How To Build an Email List in Your Blog – Email Marketing Strategies That Work

Easy Ways To Get Email Subscribers For Your New Blog (Proven Ways)

Hey ! Welcome here

Have you created your blog and you want to drive traffics to your blog through email marketing and get sales at the same time ? If yes. Definitely this guide is for you.

I will show you how to get your first 10 email subscribers and then turn them into 100, 1000, 10000 and more.

Early on when you’re growing your list it can be hard to know who to target and where to find them online. You usually start by writing blog posts to no one. And it sucks. It’s really weird to write posts for an audience of zero. 

I think you should start by writing to an audience of 10.

The 10 Person Rule

The 10 person rule is where you start by identifying 10 people you know (like having their email address and phone number) who can benefit from your writing. 

When I started out I was teaching about designing a website. So I would think through my friends and co-workers and list out 10 names of people who I knew wanted to learn about designing websites. For me creating that list went like this:

Let’s see… 3 developer co-workers who build websites on the side, a designer friend who is great at graphic design but doesn’t know anything about web design plus your 2 high school friend…

Now let do the simple mathematics as goes thus:

3 coworkers + 1 graphic designer + 2 high school’s friends = 5 (five).

Don’t stop until you have 10 real names listed out. Here, I made some handy slots for you:

  1. _______________________
  2. _______________________
  3. _______________________
  4. _______________________
  5. _______________________
  6. _______________________
  7. _______________________
  8. _______________________
  9. _______________________
  10. _______________________

If you can’t get to 10 people you know personally who would benefit from what you want to teach, maybe it’s time to re-evaluate your audience choice…or make some new friends.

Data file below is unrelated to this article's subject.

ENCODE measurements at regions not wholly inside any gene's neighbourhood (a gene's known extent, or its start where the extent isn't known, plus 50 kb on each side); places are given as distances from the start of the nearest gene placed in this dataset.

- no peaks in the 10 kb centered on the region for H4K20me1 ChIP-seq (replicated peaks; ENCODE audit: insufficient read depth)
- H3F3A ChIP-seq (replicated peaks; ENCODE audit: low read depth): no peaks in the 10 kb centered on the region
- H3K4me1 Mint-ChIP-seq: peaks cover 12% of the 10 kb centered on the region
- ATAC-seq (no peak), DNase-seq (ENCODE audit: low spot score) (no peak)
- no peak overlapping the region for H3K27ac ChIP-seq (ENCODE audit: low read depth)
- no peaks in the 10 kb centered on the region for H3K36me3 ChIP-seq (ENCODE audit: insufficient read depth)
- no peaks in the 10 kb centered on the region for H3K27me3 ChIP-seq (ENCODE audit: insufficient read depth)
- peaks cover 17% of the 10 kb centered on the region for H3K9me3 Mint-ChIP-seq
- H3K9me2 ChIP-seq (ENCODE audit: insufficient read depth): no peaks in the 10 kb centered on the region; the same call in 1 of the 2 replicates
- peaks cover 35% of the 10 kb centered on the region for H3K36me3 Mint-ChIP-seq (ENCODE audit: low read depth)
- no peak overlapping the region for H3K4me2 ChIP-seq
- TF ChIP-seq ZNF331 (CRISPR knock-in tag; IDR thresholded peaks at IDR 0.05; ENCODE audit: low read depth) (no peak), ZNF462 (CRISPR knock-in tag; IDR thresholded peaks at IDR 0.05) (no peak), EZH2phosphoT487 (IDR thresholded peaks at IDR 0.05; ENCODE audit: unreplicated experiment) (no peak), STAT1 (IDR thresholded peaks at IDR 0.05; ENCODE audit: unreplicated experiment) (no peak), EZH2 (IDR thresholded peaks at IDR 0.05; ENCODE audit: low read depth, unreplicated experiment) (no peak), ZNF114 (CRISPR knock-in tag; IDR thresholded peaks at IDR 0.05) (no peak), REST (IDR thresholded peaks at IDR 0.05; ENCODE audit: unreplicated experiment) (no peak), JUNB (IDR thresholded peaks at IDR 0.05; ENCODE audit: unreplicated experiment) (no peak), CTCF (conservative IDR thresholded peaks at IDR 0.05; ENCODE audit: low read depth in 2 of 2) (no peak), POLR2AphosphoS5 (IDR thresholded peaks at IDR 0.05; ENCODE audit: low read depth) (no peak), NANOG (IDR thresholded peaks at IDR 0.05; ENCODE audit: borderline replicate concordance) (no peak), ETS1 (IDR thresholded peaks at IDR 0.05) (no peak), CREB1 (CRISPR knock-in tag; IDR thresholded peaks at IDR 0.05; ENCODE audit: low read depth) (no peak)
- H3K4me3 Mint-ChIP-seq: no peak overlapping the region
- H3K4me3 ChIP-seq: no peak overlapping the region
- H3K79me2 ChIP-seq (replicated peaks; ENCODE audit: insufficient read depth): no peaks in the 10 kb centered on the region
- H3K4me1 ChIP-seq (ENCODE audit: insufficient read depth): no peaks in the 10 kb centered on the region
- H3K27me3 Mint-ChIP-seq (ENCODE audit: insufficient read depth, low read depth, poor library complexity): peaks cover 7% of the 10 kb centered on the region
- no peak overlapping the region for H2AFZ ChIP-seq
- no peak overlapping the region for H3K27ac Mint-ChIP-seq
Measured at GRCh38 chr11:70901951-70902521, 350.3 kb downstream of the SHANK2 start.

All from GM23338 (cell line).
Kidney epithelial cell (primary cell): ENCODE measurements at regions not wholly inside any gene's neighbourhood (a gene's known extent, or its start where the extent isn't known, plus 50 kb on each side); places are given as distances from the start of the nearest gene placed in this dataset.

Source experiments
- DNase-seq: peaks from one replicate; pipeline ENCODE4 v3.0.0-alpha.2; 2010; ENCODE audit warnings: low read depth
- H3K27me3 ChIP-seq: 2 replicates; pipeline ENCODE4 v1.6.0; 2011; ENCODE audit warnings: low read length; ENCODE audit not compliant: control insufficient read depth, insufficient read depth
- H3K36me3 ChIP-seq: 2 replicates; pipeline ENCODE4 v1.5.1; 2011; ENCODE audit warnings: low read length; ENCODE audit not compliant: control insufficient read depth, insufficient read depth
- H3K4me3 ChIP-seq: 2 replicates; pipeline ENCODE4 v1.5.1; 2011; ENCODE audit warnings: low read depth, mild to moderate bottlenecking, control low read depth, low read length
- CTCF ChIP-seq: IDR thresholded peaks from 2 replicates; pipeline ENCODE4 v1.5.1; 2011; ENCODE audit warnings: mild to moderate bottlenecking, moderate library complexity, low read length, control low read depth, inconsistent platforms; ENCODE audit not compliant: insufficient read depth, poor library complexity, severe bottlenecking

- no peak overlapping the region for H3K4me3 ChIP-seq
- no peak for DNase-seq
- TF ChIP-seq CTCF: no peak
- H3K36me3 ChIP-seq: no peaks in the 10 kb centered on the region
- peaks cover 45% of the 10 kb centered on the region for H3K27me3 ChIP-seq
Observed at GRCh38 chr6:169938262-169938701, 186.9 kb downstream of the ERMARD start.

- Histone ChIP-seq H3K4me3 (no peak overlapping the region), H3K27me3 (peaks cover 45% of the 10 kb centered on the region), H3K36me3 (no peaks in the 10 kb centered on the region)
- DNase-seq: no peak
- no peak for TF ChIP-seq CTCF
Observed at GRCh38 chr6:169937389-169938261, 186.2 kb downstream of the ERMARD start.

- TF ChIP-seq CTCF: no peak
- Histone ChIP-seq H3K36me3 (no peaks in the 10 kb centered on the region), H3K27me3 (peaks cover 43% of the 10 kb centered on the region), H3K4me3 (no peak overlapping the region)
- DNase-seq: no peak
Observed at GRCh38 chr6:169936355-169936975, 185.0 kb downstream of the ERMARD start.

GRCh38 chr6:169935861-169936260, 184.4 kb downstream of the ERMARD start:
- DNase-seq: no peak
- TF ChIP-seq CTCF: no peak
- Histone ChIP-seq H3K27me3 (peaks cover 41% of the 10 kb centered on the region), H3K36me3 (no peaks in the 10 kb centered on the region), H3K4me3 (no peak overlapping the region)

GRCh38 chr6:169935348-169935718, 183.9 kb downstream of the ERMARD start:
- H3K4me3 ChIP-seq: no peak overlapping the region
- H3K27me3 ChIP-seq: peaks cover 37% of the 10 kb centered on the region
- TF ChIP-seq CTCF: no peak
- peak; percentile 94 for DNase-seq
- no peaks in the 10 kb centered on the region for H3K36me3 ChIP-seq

The First Step

Email each of them personally and ask two questions:

  1. What’s your biggest frustration when learning about [topic]?
  2. What websites, blogs, or forums do you visit now to learn about [topic]?

Here is a sample email:

Hey Surez,

I’m starting a new site helping graphic designers get better with Canva. Could you help me with two quick questions?

  1. What’s your biggest frustration in Canva?
  2. What websites, blogs, or forums do you visit now to learn about graphic design?



P.S. I’d love to add you to the initial readers. Is that okay? Just let me know.

Send this to friends, family, and co-workers who you know are generally interested in this topic or supporting you ( that can mean your mom, Aunt Sofiyah, your high school math teacher that knew you’d do great things). 

Start with 10, but then push past that and reach out to even more people!

The Second Step

Now here’s where it can get tricky: What do you actually write about for your blog posts?

Knowing what to write can be hard when you’re just starting out. The single best writing prompt I’ve found is answering a real frustration. So the answers to the first question (“What’s your biggest frustration when learning about [topic]?”) gives you blog post ideas.

The answers to the second question will tell you all the communities you should be engaging with and sharing your content to get more readers.